A History of Russian Exposition and Festival Architecture : 1700-2014 book cover
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A History of Russian Exposition and Festival Architecture
1700-2014





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ISBN 9780367532284
May 1, 2020 Forthcoming by Routledge
328 Pages - 72 B/W Illustrations

 
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Book Description

This collection of thirteen vignettes addresses several important episodes in the history of Russian temporary architecture and public art, from the royal festivals during the times of Peter the Great up to the recent venues including the Sochi Winter Olympics. The forms and the circumstances of their design were drastically different; however, the projects discussed in the book share a common feature: they have been instrumental in the construction of Russia’s national identity, with its perception of the West - simultaneously, a foe and a paragon - looming high over this process. The book offers a history of multidirectional relationships between diplomacy, propaganda, and architecture.

Table of Contents

Part I (Prologue): 1700-1775. Westernization of Russia

Chapter 1

Peter I: The Celebration as an Architectural Object

Alla Aronova. Translated by Dasha Ortenberg

Chapter 2

Architecture of Death: The Funeral of Empress Elizaveta Petrovna

Alla Aronova. Translated by Dasha Ortenberg

Chapter 3

The Post-Petrine Metamorphosis of Triumphant Military Celebrations

Alla Aronova. Translated by Dasha Ortenberg

Part II: 1829-1901. Industrial Revolution and Search for the Sources of Russian Exceptionalism

Chapter 4

Kremlin on the Trocadero: The Unexpected Claim to Modernity in

Russian Architecture at the World’s Fairs

David Fisher

Chapter 5

Russian Domestic Expositions, 1829-1896, Through the Lenses of Domestic Critics

Alexander Ortenberg

Chapter 6

The "Russian Street" at the 1901 Glasgow International Exhibition

Wendy Salmond

Part III: 1925-1940. Revolution as Rapid Modernization

Chapter 7

Objects-Organizers: The Monism of Things and the Art of Socialist Spectacle

Alla Vronskaya

Chapter 8

Between Vanguard and Establishment: Boris Iofan’s Two Pavilions—Paris 1937 and New York 1939

Danilo Udovicki-Selb

Chapter 9

Temporary Architecture and Life-Building, 1925-1940

Vladimir Paperny

Part IV: 1958-1978. The Cold War and Westernization of the USSR under Khrushchev and Brezhnev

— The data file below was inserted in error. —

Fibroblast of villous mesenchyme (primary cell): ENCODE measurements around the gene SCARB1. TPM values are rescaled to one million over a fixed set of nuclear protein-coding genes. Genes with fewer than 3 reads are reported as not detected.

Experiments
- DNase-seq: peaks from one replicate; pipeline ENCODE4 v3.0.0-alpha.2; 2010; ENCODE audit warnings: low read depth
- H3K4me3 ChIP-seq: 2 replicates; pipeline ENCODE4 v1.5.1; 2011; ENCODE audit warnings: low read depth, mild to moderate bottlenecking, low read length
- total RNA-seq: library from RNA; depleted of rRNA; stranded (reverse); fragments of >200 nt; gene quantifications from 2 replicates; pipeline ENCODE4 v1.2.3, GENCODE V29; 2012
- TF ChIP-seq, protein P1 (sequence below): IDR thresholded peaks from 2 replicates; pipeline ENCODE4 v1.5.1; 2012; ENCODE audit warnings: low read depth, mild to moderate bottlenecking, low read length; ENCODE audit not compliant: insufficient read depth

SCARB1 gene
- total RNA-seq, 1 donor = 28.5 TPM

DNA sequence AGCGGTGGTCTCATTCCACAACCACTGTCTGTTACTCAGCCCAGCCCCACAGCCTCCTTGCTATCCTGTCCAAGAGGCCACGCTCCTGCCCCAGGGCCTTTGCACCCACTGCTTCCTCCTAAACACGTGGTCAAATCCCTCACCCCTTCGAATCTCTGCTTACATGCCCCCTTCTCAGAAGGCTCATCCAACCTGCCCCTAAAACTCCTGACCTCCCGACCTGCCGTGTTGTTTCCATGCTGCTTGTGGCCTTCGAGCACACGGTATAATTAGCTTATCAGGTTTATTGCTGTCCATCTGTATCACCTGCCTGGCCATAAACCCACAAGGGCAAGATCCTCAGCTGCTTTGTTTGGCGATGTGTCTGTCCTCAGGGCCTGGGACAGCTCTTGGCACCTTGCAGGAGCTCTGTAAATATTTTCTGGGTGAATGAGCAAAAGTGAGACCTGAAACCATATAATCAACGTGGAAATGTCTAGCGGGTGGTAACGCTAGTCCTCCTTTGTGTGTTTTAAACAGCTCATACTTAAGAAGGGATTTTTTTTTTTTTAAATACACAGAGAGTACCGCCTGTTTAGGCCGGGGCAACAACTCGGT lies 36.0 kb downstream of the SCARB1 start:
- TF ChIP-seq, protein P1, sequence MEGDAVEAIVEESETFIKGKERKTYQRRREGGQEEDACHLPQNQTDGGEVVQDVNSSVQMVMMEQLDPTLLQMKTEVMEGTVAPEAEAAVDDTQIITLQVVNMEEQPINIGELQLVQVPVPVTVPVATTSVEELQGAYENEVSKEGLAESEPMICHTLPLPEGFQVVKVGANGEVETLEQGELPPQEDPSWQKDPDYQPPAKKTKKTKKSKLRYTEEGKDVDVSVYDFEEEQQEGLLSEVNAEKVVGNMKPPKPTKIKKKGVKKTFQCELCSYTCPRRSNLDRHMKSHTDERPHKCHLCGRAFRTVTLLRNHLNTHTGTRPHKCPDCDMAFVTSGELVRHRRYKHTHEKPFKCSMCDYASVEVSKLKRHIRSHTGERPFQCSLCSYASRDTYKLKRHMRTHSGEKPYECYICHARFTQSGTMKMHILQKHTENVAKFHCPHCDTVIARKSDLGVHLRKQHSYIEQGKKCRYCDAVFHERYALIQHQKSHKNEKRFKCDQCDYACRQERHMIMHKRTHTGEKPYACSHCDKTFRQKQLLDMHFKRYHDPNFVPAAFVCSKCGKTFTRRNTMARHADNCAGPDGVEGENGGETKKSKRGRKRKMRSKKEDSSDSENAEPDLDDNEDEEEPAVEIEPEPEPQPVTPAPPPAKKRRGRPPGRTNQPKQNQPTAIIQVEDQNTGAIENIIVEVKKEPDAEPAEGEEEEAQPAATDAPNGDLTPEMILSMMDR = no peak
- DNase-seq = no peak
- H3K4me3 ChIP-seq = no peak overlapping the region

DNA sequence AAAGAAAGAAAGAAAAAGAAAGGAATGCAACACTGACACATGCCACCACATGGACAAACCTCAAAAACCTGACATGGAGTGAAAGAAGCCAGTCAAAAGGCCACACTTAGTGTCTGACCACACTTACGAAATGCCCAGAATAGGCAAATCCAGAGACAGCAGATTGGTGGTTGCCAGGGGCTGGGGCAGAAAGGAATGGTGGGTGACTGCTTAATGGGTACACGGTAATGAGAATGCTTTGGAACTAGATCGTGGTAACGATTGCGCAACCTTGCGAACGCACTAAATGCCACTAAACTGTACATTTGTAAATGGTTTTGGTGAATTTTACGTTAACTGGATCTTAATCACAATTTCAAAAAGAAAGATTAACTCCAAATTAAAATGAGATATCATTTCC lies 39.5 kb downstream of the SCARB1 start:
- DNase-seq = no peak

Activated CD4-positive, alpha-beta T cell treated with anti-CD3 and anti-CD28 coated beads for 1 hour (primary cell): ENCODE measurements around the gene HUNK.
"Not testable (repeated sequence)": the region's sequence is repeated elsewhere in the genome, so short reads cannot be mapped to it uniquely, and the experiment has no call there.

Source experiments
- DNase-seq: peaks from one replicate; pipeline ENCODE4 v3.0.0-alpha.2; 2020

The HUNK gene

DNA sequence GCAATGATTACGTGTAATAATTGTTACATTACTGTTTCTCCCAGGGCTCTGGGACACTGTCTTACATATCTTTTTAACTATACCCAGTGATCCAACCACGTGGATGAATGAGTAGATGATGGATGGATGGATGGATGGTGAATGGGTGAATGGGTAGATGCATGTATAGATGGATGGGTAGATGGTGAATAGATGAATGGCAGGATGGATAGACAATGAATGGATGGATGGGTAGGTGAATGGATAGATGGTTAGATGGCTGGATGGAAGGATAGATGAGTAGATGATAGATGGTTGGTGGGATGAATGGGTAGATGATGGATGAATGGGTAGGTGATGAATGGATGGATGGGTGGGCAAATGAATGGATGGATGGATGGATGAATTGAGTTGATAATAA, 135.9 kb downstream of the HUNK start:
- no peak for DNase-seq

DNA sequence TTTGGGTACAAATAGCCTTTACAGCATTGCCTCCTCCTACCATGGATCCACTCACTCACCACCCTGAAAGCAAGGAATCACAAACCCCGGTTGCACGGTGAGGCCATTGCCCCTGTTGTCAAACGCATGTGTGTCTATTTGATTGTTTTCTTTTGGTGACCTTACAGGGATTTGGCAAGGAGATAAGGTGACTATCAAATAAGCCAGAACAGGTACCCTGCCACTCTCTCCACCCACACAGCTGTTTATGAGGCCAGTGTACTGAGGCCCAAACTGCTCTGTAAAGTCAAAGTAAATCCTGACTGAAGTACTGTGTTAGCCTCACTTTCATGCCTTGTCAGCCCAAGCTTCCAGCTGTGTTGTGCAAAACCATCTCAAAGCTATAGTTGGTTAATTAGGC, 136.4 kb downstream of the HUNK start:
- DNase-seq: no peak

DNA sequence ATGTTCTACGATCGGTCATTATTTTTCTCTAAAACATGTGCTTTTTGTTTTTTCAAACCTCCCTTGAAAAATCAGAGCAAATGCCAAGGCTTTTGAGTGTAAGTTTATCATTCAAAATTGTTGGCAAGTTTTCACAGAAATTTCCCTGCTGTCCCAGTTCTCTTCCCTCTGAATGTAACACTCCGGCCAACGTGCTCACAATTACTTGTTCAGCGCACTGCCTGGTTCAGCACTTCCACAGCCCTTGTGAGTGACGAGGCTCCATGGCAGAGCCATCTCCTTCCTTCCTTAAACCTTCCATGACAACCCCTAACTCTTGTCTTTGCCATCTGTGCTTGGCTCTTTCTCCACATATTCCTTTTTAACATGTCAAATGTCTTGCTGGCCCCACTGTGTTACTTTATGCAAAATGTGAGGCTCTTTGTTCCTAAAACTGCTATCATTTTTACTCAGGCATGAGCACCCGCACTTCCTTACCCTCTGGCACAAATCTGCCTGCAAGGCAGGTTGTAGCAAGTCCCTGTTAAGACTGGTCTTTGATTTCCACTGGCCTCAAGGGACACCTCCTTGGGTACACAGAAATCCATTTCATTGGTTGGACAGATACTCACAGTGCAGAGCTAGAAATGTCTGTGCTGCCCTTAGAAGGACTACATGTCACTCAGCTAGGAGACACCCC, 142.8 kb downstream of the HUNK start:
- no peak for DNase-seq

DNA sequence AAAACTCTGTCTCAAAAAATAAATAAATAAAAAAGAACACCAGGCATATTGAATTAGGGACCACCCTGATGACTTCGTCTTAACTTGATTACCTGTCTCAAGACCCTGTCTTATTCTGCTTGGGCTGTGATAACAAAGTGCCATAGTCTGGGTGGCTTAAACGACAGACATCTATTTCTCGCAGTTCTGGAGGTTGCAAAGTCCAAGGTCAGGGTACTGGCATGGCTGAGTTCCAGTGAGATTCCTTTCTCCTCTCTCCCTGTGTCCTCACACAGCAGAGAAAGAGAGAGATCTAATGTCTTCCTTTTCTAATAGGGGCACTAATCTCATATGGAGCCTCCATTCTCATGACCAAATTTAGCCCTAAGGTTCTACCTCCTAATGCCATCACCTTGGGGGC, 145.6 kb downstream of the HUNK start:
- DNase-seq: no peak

Chapter 10

The Soviet Pavilion at Expo ’58 and the Search for a Modern Socialist Style

Susan Reid

Chapter 11

The 1967 World Exposition in Moscow: In Search of a Project

Olga Kazakova. Translated by Dasha Ortenberg

Chapter 12

The Soviet Pavilion at Expo 67 in Montreal: The Power and the Limits of a Symbol

Alexander Ortenberg

Epilogue

Chapter 13

Ancient History and Present Day Politics in the Opening Ceremony of the Sochi Winter Olympics

Alexander Ortenberg

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Editor(s)

Biography

Alla Aronova is a Senior Research Fellow at the Department of Modern and Contemporary Art, State Institute of Arts, Moscow, Russia. She earned her Master of Architecture with specialization in restoration and historic preservation from the Moscow Architectural Institute in 1980, and her PhD from the State Institute of Art Criticism, Moscow, in 1993. Alla Aronova's research interests are directed towards Russian art and architecture in the end of the 17th and the 18th centuries, with special focus on the history of Westernization of Russia under Peter the Great and his immediate successors. She is a leading expert on the subject of Russian festivals and festival architecture, has published a large number of articles in major Russian art history journals such as Isskustvoznanie (Art History Review), contributed chapters to edited volumes such as Moscow Kremlin in the 15th Century (Moskovskii Kreml’ XV stoletiia), Moscow: Volkhonka, 2011, and runs scientific seminar, "Arts and Culture in the eighteenth century," at State Inst. She is a recipient of numerous grants, such as Russian State Foundation for Humanities Grant, Deutscher Akademischer Ausrauschdienst Grant, and Swedish Institute Foundation Grant.

Alexander Ortenberg is a professor at California State Polytechnic University in Pomona, USA, where he teaches architectural history and theory, and design. He earned his MArch from the Moscow Institute of Architecture, Russia, in 1980 and his PhD from UCLA, USA, in 2004. His research interests include the history of architectural practices, the history of representation, and the history of exposition architecture. His publications include 'Joy in the Act of Drawing: Maybeck’s Palace of Fine Arts,' published in Journal of the Society of Architectural Historians (JSAH) in March 2011 and The Architecture of Great Expositions (2015) which he co-edited.